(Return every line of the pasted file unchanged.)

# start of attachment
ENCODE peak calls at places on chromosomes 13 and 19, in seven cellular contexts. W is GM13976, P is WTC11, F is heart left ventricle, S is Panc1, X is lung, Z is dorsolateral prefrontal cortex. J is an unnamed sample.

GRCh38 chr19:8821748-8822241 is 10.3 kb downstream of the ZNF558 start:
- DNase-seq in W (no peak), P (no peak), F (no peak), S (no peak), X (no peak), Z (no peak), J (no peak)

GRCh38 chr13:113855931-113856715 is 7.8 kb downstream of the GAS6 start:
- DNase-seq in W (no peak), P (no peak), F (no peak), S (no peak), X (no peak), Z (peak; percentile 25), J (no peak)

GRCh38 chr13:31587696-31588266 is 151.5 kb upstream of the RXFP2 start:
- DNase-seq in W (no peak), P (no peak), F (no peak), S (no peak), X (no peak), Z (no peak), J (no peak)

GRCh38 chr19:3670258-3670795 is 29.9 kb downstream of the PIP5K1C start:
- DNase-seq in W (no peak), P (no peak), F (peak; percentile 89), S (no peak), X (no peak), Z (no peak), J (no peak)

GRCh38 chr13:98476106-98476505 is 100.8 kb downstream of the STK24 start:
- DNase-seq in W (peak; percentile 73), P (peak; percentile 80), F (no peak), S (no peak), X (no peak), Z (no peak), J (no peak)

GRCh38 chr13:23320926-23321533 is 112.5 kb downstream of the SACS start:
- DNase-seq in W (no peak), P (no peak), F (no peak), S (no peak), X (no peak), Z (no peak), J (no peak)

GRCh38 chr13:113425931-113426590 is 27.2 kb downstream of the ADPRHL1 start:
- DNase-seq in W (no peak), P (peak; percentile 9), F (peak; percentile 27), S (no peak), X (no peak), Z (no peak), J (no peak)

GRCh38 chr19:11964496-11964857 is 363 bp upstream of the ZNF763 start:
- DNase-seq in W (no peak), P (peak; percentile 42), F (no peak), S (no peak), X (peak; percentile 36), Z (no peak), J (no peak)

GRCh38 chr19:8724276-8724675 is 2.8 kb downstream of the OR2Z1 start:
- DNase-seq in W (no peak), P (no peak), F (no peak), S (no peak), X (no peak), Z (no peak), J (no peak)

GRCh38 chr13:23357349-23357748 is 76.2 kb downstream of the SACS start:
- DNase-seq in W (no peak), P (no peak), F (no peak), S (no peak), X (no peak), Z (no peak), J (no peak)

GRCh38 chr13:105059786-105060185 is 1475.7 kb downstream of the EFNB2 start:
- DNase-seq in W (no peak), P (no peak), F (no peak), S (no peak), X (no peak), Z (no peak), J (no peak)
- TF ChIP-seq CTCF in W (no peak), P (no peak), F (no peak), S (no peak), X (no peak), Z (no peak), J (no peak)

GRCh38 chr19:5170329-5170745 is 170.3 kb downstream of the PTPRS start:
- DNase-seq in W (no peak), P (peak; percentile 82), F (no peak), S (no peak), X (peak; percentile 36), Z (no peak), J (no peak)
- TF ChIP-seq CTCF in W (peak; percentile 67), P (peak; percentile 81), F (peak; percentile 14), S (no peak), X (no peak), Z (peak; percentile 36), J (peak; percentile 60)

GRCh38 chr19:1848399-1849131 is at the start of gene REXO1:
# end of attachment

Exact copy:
ENCODE peak calls at places on chromosomes 13 and 19, in seven cellular contexts. W is GM13976, P is WTC11, F is heart left ventricle, S is Panc1, X is lung, Z is dorsolateral prefrontal cortex. J is an unnamed sample.

GRCh38 chr19:8821748-8822241 is 10.3 kb downstream of the ZNF558 start:
- DNase-seq in W (no peak), P (no peak), F (no peak), S (no peak), X (no peak), Z (no peak), J (no peak)

GRCh38 chr13:113855931-113856715 is 7.8 kb downstream of the GAS6 start:
- DNase-seq in W (no peak), P (no peak), F (no peak), S (no peak), X (no peak), Z (peak; percentile 25), J (no peak)

GRCh38 chr13:31587696-31588266 is 151.5 kb upstream of the RXFP2 start:
- DNase-seq in W (no peak), P (no peak), F (no peak), S (no peak), X (no peak), Z (no peak), J (no peak)

GRCh38 chr19:3670258-3670795 is 29.9 kb downstream of the PIP5K1C start:
- DNase-seq in W (no peak), P (no peak), F (peak; percentile 89), S (no peak), X (no peak), Z (no peak), J (no peak)

GRCh38 chr13:98476106-98476505 is 100.8 kb downstream of the STK24 start:
- DNase-seq in W (peak; percentile 73), P (peak; percentile 80), F (no peak), S (no peak), X (no peak), Z (no peak), J (no peak)

GRCh38 chr13:23320926-23321533 is 112.5 kb downstream of the SACS start:
- DNase-seq in W (no peak), P (no peak), F (no peak), S (no peak), X (no peak), Z (no peak), J (no peak)

GRCh38 chr13:113425931-113426590 is 27.2 kb downstream of the ADPRHL1 start:
- DNase-seq in W (no peak), P (peak; percentile 9), F (peak; percentile 27), S (no peak), X (no peak), Z (no peak), J (no peak)

GRCh38 chr19:11964496-11964857 is 363 bp upstream of the ZNF763 start:
- DNase-seq in W (no peak), P (peak; percentile 42), F (no peak), S (no peak), X (peak; percentile 36), Z (no peak), J (no peak)

GRCh38 chr19:8724276-8724675 is 2.8 kb downstream of the OR2Z1 start:
- DNase-seq in W (no peak), P (no peak), F (no peak), S (no peak), X (no peak), Z (no peak), J (no peak)

GRCh38 chr13:23357349-23357748 is 76.2 kb downstream of the SACS start:
- DNase-seq in W (no peak), P (no peak), F (no peak), S (no peak), X (no peak), Z (no peak), J (no peak)

GRCh38 chr13:105059786-105060185 is 1475.7 kb downstream of the EFNB2 start:
- DNase-seq in W (no peak), P (no peak), F (no peak), S (no peak), X (no peak), Z (no peak), J (no peak)
- TF ChIP-seq CTCF in W (no peak), P (no peak), F (no peak), S (no peak), X (no peak), Z (no peak), J (no peak)

GRCh38 chr19:5170329-5170745 is 170.3 kb downstream of the PTPRS start:
- DNase-seq in W (no peak), P (peak; percentile 82), F (no peak), S (no peak), X (peak; percentile 36), Z (no peak), J (no peak)
- TF ChIP-seq CTCF in W (peak; percentile 67), P (peak; percentile 81), F (peak; percentile 14), S (no peak), X (no peak), Z (peak; percentile 36), J (peak; percentile 60)

GRCh38 chr19:1848399-1849131 is at the start of gene REXO1: